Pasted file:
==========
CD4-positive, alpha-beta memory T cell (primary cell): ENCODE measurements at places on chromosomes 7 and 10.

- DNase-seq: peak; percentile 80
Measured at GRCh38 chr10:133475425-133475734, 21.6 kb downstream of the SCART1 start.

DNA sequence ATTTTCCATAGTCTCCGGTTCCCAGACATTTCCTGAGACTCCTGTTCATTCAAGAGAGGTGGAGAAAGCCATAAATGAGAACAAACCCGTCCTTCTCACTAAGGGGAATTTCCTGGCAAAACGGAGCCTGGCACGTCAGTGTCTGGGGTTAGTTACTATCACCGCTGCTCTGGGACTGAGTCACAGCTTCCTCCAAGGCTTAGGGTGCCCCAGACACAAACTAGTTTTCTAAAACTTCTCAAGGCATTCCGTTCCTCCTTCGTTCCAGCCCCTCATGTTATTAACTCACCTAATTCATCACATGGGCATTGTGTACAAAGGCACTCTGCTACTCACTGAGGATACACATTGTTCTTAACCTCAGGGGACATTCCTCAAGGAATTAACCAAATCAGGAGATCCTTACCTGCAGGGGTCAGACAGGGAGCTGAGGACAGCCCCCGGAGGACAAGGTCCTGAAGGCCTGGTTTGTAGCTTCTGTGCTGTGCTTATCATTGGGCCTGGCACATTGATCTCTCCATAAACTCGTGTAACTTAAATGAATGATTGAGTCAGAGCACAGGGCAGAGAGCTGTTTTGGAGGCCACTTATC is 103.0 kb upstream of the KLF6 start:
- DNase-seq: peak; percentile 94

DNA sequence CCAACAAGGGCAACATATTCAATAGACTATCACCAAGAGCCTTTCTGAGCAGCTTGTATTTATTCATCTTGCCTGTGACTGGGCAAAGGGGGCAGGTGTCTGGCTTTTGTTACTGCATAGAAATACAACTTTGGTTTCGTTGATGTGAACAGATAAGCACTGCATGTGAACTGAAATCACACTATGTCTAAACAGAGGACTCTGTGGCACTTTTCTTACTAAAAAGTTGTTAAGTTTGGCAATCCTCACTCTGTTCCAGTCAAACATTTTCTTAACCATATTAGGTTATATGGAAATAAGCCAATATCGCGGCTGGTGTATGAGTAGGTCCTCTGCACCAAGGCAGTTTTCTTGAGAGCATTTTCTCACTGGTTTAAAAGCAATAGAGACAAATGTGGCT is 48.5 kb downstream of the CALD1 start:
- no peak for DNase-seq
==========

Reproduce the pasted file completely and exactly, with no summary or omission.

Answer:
CD4-positive, alpha-beta memory T cell (primary cell): ENCODE measurements at places on chromosomes 7 and 10.

- DNase-seq: peak; percentile 80
Measured at GRCh38 chr10:133475425-133475734, 21.6 kb downstream of the SCART1 start.

DNA sequence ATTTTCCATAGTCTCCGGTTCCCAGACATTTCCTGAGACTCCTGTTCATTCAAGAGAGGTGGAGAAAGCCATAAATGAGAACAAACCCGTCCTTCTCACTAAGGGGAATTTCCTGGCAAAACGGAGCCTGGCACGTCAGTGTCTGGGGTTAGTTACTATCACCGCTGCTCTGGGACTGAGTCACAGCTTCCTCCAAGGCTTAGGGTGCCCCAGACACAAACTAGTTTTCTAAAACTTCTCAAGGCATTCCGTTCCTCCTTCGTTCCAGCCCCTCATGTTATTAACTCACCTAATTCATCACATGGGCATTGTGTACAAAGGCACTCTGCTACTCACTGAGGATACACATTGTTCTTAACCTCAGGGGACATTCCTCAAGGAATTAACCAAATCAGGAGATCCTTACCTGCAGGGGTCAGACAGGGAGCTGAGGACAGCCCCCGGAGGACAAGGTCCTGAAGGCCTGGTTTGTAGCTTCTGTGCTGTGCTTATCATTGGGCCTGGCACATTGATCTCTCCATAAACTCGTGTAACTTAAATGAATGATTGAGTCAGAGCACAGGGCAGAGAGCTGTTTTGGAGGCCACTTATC is 103.0 kb upstream of the KLF6 start:
- DNase-seq: peak; percentile 94

DNA sequence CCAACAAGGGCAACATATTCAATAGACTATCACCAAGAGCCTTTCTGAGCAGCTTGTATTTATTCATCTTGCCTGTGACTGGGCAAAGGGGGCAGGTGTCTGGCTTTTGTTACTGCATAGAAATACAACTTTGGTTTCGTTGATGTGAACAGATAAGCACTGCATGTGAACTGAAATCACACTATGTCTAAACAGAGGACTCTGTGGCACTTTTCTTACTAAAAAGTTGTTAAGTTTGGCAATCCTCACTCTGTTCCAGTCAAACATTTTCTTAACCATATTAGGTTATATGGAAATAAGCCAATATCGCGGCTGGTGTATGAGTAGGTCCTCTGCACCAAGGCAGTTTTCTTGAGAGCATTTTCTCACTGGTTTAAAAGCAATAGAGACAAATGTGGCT is 48.5 kb downstream of the CALD1 start:
- no peak for DNase-seq